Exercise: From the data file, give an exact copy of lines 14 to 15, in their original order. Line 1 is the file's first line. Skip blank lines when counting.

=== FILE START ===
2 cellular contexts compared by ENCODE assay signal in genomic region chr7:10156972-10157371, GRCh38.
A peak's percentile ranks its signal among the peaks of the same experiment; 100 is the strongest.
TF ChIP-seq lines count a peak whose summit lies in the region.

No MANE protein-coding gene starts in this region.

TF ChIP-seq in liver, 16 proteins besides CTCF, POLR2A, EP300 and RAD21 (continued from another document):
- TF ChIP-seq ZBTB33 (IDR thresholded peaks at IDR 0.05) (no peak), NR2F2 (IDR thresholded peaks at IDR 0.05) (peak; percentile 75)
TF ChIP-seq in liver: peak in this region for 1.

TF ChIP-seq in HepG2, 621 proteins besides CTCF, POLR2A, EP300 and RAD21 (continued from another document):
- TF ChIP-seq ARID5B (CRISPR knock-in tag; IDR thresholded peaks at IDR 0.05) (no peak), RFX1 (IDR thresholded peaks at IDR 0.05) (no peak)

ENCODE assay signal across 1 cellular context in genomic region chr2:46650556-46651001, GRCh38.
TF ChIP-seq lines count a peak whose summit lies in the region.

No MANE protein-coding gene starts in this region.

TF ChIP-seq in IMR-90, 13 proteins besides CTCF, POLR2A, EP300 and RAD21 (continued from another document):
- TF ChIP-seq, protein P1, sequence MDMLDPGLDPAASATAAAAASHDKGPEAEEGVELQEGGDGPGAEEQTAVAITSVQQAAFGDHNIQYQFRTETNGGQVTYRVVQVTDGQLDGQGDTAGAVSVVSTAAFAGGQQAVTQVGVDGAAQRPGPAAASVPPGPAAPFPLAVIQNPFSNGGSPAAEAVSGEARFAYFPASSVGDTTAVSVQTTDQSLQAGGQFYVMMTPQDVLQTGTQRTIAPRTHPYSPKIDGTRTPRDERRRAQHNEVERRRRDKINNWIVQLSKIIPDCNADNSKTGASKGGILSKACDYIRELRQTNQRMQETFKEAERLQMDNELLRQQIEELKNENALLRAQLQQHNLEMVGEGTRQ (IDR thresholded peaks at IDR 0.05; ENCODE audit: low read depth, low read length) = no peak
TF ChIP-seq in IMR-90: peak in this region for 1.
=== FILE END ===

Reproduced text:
- TF ChIP-seq, protein P1, sequence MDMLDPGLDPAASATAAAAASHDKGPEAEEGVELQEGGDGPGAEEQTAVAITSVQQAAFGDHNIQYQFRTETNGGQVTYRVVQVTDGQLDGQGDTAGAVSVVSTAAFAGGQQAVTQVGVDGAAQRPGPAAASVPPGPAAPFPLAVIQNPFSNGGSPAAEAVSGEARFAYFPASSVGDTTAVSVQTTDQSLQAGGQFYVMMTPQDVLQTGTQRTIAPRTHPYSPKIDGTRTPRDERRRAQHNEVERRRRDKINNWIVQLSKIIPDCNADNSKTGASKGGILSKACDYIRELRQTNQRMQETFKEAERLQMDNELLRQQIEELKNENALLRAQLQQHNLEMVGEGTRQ (IDR thresholded peaks at IDR 0.05; ENCODE audit: low read depth, low read length) = no peak
TF ChIP-seq in IMR-90: peak in this region for 1.